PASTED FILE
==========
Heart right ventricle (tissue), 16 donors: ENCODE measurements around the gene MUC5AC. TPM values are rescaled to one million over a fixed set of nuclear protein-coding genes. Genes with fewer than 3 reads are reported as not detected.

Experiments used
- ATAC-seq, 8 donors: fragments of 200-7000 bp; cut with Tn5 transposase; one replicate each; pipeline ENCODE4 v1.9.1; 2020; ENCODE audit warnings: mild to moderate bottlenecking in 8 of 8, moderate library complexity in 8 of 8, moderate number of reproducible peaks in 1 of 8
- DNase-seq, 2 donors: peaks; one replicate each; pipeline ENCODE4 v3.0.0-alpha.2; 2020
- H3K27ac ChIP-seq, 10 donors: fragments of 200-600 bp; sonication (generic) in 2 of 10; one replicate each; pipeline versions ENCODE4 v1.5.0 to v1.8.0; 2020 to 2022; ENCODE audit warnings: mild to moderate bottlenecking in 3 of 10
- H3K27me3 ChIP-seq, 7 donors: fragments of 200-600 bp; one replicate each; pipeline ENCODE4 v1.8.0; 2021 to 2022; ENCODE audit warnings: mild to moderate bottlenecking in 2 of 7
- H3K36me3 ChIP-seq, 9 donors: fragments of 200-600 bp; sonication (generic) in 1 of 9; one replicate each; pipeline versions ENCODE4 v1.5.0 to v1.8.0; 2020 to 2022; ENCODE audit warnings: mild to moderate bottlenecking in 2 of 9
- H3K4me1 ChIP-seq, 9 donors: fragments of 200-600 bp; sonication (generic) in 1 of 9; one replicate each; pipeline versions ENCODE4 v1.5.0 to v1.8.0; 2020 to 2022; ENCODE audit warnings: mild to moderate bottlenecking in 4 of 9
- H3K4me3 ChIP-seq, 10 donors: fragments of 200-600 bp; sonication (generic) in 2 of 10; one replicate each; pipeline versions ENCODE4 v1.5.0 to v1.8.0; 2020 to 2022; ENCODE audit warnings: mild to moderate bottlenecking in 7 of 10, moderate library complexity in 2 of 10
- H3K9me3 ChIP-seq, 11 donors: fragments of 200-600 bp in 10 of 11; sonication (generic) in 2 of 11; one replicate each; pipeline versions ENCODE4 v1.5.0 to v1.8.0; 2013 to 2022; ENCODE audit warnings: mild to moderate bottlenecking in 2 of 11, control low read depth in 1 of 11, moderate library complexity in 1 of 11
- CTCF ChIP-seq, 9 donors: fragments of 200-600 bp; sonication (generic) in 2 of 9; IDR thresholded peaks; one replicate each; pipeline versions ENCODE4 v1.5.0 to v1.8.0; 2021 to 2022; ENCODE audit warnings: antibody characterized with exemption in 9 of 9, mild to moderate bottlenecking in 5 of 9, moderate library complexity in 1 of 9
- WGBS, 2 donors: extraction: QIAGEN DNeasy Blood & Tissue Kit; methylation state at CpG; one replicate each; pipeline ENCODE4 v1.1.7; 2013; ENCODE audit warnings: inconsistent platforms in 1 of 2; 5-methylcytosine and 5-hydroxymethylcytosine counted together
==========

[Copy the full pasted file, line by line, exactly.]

Heart right ventricle (tissue), 16 donors: ENCODE measurements around the gene MUC5AC. TPM values are rescaled to one million over a fixed set of nuclear protein-coding genes. Genes with fewer than 3 reads are reported as not detected.

Experiments used
- ATAC-seq, 8 donors: fragments of 200-7000 bp; cut with Tn5 transposase; one replicate each; pipeline ENCODE4 v1.9.1; 2020; ENCODE audit warnings: mild to moderate bottlenecking in 8 of 8, moderate library complexity in 8 of 8, moderate number of reproducible peaks in 1 of 8
- DNase-seq, 2 donors: peaks; one replicate each; pipeline ENCODE4 v3.0.0-alpha.2; 2020
- H3K27ac ChIP-seq, 10 donors: fragments of 200-600 bp; sonication (generic) in 2 of 10; one replicate each; pipeline versions ENCODE4 v1.5.0 to v1.8.0; 2020 to 2022; ENCODE audit warnings: mild to moderate bottlenecking in 3 of 10
- H3K27me3 ChIP-seq, 7 donors: fragments of 200-600 bp; one replicate each; pipeline ENCODE4 v1.8.0; 2021 to 2022; ENCODE audit warnings: mild to moderate bottlenecking in 2 of 7
- H3K36me3 ChIP-seq, 9 donors: fragments of 200-600 bp; sonication (generic) in 1 of 9; one replicate each; pipeline versions ENCODE4 v1.5.0 to v1.8.0; 2020 to 2022; ENCODE audit warnings: mild to moderate bottlenecking in 2 of 9
- H3K4me1 ChIP-seq, 9 donors: fragments of 200-600 bp; sonication (generic) in 1 of 9; one replicate each; pipeline versions ENCODE4 v1.5.0 to v1.8.0; 2020 to 2022; ENCODE audit warnings: mild to moderate bottlenecking in 4 of 9
- H3K4me3 ChIP-seq, 10 donors: fragments of 200-600 bp; sonication (generic) in 2 of 10; one replicate each; pipeline versions ENCODE4 v1.5.0 to v1.8.0; 2020 to 2022; ENCODE audit warnings: mild to moderate bottlenecking in 7 of 10, moderate library complexity in 2 of 10
- H3K9me3 ChIP-seq, 11 donors: fragments of 200-600 bp in 10 of 11; sonication (generic) in 2 of 11; one replicate each; pipeline versions ENCODE4 v1.5.0 to v1.8.0; 2013 to 2022; ENCODE audit warnings: mild to moderate bottlenecking in 2 of 11, control low read depth in 1 of 11, moderate library complexity in 1 of 11
- CTCF ChIP-seq, 9 donors: fragments of 200-600 bp; sonication (generic) in 2 of 9; IDR thresholded peaks; one replicate each; pipeline versions ENCODE4 v1.5.0 to v1.8.0; 2021 to 2022; ENCODE audit warnings: antibody characterized with exemption in 9 of 9, mild to moderate bottlenecking in 5 of 9, moderate library complexity in 1 of 9
- WGBS, 2 donors: extraction: QIAGEN DNeasy Blood & Tissue Kit; methylation state at CpG; one replicate each; pipeline ENCODE4 v1.1.7; 2013; ENCODE audit warnings: inconsistent platforms in 1 of 2; 5-methylcytosine and 5-hydroxymethylcytosine counted together